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When I asked Tom Hunting of Exodus about his drumming technique he had this to say: “One of the things I learned was that the faster you hit the snare with as much force as possible and the sooner you get out the more it’s gonna resonate. I tried to teach Drover that but he, you know, he’s stuck in his glam metal [laughs].” Would you care to comment on that?

[smiles and shakes his head] The thing about Tom is that he has tree trunks for arms. The guy hits with such insane velocity and power that it’s just…what can you say? The guy’s brutal. He’s a huge influence on my playing. When I discovered thrash, Exodus was right up there with all the bands like Metallica, Slayer and Anthrax. Right off the bat I was a big fan of Tom’s playing. He’s a completely original thrash metal drummer. His rolls and the drum fills that he does are amazing I think. I didn’t realize until we toured with them in 2004 how hard he hits the snare. The drum set he’s got now is a Yamaha and he’s got probably the loudest snare I would say probably in the world. I’ve never heard a snare that loud where it was like crushing my head. I’m sure he took great joy in hitting a little bit harder just to piss everybody off because his snare sounded so fucking awesome. Tom’s a great drummer, but I do have better hair than he does so you can tell him that from me!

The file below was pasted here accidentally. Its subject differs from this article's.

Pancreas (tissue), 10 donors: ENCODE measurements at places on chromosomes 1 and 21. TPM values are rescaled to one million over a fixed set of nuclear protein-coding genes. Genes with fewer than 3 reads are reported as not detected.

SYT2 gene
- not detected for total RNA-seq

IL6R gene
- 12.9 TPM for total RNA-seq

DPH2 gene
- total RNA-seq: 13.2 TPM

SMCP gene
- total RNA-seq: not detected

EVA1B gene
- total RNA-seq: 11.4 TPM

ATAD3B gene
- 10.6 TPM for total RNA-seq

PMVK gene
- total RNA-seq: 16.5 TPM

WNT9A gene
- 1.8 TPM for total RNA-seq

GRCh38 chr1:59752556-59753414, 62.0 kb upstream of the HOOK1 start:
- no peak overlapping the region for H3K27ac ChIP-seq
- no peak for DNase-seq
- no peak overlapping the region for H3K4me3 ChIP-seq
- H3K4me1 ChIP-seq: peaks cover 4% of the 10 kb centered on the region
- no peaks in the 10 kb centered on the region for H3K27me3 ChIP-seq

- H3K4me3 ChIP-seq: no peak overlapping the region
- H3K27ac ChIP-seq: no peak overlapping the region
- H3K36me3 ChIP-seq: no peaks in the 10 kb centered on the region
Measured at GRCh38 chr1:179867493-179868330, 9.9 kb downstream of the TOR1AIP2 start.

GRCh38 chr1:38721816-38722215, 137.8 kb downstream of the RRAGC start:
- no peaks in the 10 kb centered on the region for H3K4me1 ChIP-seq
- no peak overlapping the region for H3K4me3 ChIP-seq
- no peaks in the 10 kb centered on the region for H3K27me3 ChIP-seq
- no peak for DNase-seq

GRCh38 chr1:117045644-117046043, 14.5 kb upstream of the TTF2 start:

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I read somewhere that you live in Kennesaw, GA. How in the world did the drummer for Megadeth end up in Kennesaw of all places?

I grew up in Canada and got tired of freezing to death, so when you’re freezing to death in Canada you move to Florida, but it’s too freaking hot there. After a year or so I eventually migrated up here (to Kennesaw, GA). My wife who I met on the beach in Florida, her whole family lives up here so we thought we’d give it a shot. I’ve been here since ’93.

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My buddy lives in Kennesaw and we’ll be getting together to play some music. Would you like to come over and jam?

Uh… no. [laughs] After a tour, the last thing I want to do is go jam.

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Once a tour like this is over, what do you do? Do you put the drums away and just leave it alone for a while?

Yeah. I mean, they’re set up, but I don’t play much. We’ve been going so hardcore this year that when I’m at home, I spend time with my grandson, my kids and my wife. I just do normal things that most people take for granted and think are mundane. When you’re traveling and do the stuff that we do all the time, you crave that. You want to go just catch a movie or go out and eat dinner or you know, just hang out and watch the grass grow in the backyard. I’m a real family guy, so I enjoy being at home with my family and not doing much. It takes a lot of you, the touring. I’m not a spring chicken anymore. I’m 44 years old.